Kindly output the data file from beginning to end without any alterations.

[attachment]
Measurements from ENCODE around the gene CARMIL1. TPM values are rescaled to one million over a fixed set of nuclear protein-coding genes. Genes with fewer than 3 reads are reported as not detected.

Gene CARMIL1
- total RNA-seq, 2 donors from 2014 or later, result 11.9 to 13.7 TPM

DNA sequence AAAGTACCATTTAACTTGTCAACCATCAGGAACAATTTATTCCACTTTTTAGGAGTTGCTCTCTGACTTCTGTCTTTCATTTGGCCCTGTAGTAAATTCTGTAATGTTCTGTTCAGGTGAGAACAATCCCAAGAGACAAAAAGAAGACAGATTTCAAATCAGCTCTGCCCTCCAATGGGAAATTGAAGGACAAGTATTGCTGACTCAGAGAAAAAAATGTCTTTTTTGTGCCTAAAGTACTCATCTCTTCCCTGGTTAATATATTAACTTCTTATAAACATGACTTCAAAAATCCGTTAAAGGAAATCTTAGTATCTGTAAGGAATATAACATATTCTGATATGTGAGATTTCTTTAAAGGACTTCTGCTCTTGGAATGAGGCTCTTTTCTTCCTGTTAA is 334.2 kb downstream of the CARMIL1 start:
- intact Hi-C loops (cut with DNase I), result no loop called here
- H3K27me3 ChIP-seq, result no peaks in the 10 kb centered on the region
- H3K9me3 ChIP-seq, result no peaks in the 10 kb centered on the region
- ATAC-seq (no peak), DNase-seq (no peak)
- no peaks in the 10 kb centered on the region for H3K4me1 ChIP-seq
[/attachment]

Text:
Measurements from ENCODE around the gene CARMIL1. TPM values are rescaled to one million over a fixed set of nuclear protein-coding genes. Genes with fewer than 3 reads are reported as not detected.

Gene CARMIL1
- total RNA-seq, 2 donors from 2014 or later, result 11.9 to 13.7 TPM

DNA sequence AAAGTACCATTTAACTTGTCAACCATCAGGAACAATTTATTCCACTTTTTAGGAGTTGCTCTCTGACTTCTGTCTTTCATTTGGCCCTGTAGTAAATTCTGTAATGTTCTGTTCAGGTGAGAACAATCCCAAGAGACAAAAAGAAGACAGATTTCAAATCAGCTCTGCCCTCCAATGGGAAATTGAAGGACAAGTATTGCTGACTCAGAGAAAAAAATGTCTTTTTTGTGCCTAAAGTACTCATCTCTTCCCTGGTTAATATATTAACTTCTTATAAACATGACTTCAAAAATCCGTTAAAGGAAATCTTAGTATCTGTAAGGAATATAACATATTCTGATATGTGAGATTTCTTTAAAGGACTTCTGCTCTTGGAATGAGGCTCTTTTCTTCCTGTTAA is 334.2 kb downstream of the CARMIL1 start:
- intact Hi-C loops (cut with DNase I), result no loop called here
- H3K27me3 ChIP-seq, result no peaks in the 10 kb centered on the region
- H3K9me3 ChIP-seq, result no peaks in the 10 kb centered on the region
- ATAC-seq (no peak), DNase-seq (no peak)
- no peaks in the 10 kb centered on the region for H3K4me1 ChIP-seq